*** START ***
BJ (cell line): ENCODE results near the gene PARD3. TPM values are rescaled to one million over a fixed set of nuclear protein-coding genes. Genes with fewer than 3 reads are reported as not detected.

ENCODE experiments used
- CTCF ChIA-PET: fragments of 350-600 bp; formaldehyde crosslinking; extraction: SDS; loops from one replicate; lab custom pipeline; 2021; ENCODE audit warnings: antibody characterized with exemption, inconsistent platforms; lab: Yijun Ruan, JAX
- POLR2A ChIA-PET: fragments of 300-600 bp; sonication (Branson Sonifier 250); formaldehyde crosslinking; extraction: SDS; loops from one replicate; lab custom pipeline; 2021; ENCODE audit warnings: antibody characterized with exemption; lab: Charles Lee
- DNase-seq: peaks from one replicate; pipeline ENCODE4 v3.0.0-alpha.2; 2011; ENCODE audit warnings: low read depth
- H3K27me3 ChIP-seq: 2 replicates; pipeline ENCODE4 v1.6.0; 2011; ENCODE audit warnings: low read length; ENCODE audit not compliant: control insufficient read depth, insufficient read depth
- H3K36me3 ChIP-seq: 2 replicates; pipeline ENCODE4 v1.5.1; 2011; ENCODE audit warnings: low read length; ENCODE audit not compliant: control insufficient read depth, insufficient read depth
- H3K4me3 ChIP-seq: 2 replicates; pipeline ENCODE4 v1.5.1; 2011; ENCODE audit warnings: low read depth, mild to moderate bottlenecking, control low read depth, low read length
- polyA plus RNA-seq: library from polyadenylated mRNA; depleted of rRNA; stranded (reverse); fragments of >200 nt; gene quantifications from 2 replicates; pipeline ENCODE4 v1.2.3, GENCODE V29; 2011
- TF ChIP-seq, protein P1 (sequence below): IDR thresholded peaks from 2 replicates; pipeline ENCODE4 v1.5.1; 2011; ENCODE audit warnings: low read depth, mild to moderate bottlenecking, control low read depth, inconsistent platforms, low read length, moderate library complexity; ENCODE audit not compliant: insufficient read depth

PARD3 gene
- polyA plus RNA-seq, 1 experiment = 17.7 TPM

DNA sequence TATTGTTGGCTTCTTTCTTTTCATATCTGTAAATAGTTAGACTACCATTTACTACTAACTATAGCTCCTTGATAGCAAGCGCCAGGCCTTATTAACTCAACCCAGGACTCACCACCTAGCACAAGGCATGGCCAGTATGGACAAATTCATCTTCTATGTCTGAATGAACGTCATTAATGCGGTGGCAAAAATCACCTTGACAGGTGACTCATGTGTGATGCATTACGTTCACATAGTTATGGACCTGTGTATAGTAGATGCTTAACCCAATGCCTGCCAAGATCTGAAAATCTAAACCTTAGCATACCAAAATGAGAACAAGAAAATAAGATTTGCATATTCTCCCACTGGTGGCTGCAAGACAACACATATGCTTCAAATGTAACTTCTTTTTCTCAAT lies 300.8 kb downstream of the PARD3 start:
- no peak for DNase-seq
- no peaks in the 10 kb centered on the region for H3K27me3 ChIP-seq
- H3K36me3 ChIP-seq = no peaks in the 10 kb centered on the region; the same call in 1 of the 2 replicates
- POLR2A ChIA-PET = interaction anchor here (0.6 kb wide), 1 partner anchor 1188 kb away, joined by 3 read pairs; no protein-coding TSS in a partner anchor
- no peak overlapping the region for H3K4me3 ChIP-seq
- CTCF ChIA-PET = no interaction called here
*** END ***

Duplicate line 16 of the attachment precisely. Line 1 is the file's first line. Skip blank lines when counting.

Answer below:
- H3K36me3 ChIP-seq = no peaks in the 10 kb centered on the region; the same call in 1 of the 2 replicates